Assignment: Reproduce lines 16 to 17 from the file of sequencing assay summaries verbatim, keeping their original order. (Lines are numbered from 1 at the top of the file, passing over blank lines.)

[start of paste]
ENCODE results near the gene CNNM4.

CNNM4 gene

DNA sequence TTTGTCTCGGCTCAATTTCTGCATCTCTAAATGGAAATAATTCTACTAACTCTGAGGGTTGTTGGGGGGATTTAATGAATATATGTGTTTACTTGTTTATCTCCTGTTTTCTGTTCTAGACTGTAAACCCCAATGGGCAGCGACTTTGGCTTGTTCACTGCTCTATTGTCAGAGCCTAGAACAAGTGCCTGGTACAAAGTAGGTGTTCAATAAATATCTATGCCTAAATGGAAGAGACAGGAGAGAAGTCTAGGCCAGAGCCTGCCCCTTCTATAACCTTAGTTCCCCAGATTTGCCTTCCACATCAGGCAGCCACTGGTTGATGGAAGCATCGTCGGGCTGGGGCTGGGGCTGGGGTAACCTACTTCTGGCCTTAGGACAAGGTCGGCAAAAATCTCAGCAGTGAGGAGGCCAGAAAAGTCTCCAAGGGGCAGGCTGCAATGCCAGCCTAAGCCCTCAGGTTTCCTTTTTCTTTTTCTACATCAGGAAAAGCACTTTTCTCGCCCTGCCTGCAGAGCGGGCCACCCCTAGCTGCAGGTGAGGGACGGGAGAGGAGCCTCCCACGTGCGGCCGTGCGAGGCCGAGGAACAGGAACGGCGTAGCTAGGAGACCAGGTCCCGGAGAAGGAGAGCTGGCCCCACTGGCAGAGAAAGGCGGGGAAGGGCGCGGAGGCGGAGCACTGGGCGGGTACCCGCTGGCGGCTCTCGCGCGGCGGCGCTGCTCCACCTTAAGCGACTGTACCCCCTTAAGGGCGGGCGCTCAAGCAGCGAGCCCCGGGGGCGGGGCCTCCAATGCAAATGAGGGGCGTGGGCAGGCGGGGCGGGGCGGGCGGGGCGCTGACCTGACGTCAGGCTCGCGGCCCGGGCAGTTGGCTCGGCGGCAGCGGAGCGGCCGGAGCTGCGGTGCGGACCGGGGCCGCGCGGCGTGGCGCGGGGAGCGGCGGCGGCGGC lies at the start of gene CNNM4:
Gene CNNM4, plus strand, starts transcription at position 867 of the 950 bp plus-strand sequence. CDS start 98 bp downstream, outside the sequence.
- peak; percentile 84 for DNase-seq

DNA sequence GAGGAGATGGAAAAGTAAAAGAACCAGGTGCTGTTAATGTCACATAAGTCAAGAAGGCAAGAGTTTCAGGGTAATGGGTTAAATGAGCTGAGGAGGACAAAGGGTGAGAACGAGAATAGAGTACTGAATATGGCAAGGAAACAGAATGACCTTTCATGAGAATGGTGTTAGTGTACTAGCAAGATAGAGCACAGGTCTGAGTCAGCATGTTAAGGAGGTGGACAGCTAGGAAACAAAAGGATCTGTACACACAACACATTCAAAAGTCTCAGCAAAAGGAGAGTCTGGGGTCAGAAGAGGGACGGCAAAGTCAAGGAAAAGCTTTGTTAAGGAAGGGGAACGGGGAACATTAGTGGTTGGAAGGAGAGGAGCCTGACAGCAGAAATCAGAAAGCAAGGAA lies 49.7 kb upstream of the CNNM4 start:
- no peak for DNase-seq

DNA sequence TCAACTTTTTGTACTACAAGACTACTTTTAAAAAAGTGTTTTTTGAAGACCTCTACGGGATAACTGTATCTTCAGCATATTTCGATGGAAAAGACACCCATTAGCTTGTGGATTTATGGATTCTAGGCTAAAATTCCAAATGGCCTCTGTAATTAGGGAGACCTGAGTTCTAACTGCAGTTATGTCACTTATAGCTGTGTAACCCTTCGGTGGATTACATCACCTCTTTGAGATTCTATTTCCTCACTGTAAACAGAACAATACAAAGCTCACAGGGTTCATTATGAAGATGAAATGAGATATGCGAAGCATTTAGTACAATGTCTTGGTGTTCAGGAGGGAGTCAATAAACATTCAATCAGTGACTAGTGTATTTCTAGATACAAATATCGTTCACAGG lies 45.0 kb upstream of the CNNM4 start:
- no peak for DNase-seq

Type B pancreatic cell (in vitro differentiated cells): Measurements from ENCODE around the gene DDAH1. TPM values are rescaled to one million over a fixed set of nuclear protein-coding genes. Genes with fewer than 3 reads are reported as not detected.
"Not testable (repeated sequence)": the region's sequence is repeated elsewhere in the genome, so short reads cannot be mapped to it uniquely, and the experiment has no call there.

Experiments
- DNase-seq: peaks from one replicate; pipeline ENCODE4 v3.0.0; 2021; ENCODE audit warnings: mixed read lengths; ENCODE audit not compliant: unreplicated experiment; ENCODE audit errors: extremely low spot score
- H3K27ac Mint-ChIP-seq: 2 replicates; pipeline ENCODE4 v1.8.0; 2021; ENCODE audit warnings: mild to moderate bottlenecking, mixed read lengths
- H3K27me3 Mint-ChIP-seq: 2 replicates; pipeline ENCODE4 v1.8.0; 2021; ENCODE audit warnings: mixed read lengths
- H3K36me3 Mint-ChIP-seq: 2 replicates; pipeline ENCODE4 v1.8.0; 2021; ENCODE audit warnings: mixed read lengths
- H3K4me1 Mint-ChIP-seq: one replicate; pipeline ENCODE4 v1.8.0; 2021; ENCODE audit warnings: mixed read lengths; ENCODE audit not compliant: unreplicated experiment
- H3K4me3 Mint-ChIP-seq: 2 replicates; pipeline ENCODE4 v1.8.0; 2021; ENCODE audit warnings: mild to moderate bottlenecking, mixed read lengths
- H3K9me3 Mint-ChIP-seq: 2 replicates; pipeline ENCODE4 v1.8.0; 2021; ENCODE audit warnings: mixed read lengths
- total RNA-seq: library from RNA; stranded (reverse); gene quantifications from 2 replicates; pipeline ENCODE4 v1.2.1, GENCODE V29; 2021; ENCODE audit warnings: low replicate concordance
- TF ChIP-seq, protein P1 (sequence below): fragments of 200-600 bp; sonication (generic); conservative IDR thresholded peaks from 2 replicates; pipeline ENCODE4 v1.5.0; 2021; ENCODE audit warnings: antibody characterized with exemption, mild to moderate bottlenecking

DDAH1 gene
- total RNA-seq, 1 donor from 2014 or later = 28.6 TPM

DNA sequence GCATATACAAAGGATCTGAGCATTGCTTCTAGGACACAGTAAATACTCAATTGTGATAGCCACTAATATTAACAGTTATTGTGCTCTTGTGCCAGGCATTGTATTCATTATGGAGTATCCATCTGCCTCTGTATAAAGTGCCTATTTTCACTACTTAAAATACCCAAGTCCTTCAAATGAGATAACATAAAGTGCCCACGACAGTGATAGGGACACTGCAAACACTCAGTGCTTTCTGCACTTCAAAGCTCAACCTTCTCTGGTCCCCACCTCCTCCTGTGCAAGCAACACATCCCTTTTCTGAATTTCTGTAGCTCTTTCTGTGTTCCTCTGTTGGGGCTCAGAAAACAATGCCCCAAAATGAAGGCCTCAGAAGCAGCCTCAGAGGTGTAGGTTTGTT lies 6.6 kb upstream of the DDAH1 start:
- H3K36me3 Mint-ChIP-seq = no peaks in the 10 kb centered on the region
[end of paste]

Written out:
- H3K36me3 Mint-ChIP-seq: 2 replicates; pipeline ENCODE4 v1.8.0; 2021; ENCODE audit warnings: mixed read lengths
- H3K4me1 Mint-ChIP-seq: one replicate; pipeline ENCODE4 v1.8.0; 2021; ENCODE audit warnings: mixed read lengths; ENCODE audit not compliant: unreplicated experiment